Cigar Review: Trinidad Paradox Toro

Trinidad Paradox

2012 has been a great year for Altadis. That senteance along could open up for this cigar, and that is because it true. With amazing releases as the VegaFina Sumum, Montecristo Epic, and Romeo by Romeo Y Julieta, I was interested to see what the company would being doing going into the trade show. When I caught the news from fellow bloggers that they would have a new release under the Trinidad brand/line, I was kind of surprised. The line has always taken a back seat, both in Cuba and the States, so to focus a new hip line under that name was interesting. What is this new line you say? The line is the Trinidad Paradox, and as it has been said numerous times with other lines, “this is not your father’s Trinidad.

Besides having a vibrant and new band, compared with previous traditional Trinidad cigars, the cigar is something new compared with past Trinidad releases. This is the first time the Trinidad brand will be draped with a San Andres wrapper. The company has used wrappers from that region before, but the Trinidad line has never possessed this wrapper before. In fact, this is one of the first occasions where I have seen Altadis use a San Andres Criollo ’98 wrapper ever. They have had San Andres Maduro wrappers before, but never a wrapper like this. Underneath that wrapper is a binder leaf that is Dominican Piloto, and the filler tobacco consists of Nicaraguan tobacco.

San Andres Criollo ’98 Wrapper

For this review I smoked the Toro vitola, and it measures 6″ and has a 54 ring gauge. The cigar has an aroma of spices, leather and wood on the wrapper; and on the foot I am getting notes of raisins, chocolate and rich earth. It is a firm cigar in hand, and I can tell is packed with tobacco by the way it feels. The cigar is nicely pressed, and there are a few veins present here and there. It has a lovely coloring, a solid Colorado coloring. It has a nice marbled coloring to it, and there are some darker areas, but mostly a coloring of dried clay soil. There is a nice draw upon cutting the head, and the aromas from the cigar are present in the cold draw. Immediately the cigar showed some lovely sweet spice notes, and there were all those flavors from the aroma. There was a nice bit of wood and leather present, and it was then balanced and finished with some earth and cocoa notes. There was some toasty flavor profiles as well, and in terms of flavor was very enjoyable. The burn line in the first third is a little wavy, but nothing really damaging to the enjoyment of the smoke. I didn’t have to relight at anytime, and there were occasions where the burn line corrected itself. It produced a lovely ash that had a solid charcoal coloring, and with that came a lot of smoke. I would say the strength level of the cigar was right over the medium point level, and between medium and medium-full.

Smoking First Third

In the second third of the cigar I found the flavors to becoming a little more complex, and there were hints of hazelnuts and a more defined cocoa presence in this third. I was still getting a lot of lovely wood, leather and earthy notes, and more importantly there was still that sweet spice presence throughout. This Criollo ’98 wrapper really had a little more unique depth to it, and I believe that is where it was grown in Mexico; it just had this earthy quality to it. The construction was somewhat better in this third, not that it was majorly bad before, and I was getting a more even burn line throughout. The ash was still keeping that solid charcoal coloring, and with that was producing tons of smoke. The strength of the cigar has reached the medium full level in this third, and this is where I want the cigar to be. I am in the final third of the cigar now, and it is closing very similar to what it was in the second third. There isn’t much difference in the cigar, but when I got to that sweet spot in the second third, I really wanted to keep enjoying that flavor profile. The cocoa, hazelnut and earth notes really played off the wood and leather notes in this third, and all the time it was accompanied by this lovely sweet spice flavor profile. The cigar really captures a lot of great flavors, and makes it into a cigar that a lot of people can enjoy and pickup those qualities. The burn line really got a lot better in the final third, and was near razor sharp towards the end while producing that charcoal colored ash. It kept that great medium full body level throughout, and on the last draw it was still cool, and was getting those great sweet spice notes.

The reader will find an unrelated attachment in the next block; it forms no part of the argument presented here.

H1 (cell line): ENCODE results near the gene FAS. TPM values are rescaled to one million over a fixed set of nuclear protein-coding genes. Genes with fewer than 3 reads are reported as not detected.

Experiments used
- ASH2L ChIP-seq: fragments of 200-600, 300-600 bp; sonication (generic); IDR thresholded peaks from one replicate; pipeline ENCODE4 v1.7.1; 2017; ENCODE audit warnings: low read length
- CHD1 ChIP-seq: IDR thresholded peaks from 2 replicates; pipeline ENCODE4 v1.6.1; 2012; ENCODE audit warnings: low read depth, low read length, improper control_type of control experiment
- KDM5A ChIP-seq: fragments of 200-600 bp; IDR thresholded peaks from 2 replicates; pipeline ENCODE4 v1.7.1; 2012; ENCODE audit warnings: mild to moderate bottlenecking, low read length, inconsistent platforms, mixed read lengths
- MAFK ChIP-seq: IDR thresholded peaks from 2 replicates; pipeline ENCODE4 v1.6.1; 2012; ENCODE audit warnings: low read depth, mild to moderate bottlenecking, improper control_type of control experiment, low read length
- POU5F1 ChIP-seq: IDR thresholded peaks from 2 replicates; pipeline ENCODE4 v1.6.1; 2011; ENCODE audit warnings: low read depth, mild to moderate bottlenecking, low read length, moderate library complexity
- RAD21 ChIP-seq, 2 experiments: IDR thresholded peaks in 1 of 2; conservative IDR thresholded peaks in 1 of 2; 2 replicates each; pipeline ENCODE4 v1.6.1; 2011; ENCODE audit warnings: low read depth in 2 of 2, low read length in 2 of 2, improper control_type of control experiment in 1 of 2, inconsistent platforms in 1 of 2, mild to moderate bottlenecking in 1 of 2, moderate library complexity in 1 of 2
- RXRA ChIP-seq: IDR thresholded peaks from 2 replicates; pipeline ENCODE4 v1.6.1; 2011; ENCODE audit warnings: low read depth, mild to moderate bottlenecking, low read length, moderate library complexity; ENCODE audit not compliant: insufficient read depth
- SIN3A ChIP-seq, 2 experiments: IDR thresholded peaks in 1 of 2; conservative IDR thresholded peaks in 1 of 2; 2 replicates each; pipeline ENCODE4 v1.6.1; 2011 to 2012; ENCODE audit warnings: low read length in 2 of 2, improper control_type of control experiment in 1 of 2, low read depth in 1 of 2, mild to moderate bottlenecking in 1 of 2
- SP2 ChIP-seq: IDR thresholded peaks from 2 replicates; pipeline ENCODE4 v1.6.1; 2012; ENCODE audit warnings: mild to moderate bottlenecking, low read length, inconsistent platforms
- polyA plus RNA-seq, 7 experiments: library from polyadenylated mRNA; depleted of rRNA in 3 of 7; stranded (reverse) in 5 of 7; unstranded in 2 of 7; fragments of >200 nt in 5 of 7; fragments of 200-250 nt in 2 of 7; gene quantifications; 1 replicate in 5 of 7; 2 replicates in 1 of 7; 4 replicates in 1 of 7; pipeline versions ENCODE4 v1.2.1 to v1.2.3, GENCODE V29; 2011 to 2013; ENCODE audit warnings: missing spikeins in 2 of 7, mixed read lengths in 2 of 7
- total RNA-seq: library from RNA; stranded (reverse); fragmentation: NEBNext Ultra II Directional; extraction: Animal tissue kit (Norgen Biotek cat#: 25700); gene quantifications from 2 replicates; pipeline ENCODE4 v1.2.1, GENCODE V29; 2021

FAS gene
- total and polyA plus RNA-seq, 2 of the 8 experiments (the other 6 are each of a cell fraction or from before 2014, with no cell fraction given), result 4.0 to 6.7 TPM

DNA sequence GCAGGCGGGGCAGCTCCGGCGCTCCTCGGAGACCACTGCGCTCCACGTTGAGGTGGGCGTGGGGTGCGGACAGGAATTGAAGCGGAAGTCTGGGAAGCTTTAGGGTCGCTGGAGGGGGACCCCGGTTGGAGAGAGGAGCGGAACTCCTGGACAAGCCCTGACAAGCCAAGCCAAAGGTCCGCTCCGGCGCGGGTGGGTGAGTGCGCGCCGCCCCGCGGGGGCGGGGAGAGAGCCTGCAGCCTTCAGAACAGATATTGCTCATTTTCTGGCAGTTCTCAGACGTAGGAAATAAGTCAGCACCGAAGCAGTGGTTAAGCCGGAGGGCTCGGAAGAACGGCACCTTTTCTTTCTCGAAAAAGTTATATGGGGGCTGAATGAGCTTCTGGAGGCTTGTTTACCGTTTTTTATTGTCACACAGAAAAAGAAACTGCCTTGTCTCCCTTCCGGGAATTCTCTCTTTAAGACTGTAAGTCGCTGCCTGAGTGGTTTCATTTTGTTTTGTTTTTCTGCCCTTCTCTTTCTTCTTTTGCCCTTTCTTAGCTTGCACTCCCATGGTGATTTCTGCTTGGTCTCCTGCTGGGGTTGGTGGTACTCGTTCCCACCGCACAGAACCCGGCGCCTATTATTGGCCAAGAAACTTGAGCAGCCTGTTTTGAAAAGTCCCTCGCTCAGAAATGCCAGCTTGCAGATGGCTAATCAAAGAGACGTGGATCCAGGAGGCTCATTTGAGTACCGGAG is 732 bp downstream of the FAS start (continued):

This was another winner by Altadis, and is right up there with the Romeo. I feel that Altadis is really making a move at being a large manufacturer and producing some great and unique cigars this year, that capture those “boutique qualities.” I would not say this cigar is up with the Epic or Sumum, those cigars were incredible, but definitely a great everyday cigar. The cigars I smoked were a little wet, but I believe when they are released to the masses they will be perfect and ready for smoking. In terms of flavors, the cigar did not lack any in anyway, and the construction was still top notch. I give this cigar a 90, and look forward to seeing how this cigar is accepted by the market. I have really been telling consumers of the great work Altadis has shown this year for being a huge manufacturer, and this is another cigar that proves what I am saying. With such an abundance and access to great tobacco, I never doubted that a large company could make a cigar like this, but felt that in years past they did not do that. Of the large cigar manufacturers, I think Altadis is way ahead of the other, and I eagerly wait the next release by Altadis.

Paradox Toro

 *Cigar for this assessment was given to me by a retailer for review. Was not received directly at IPCPR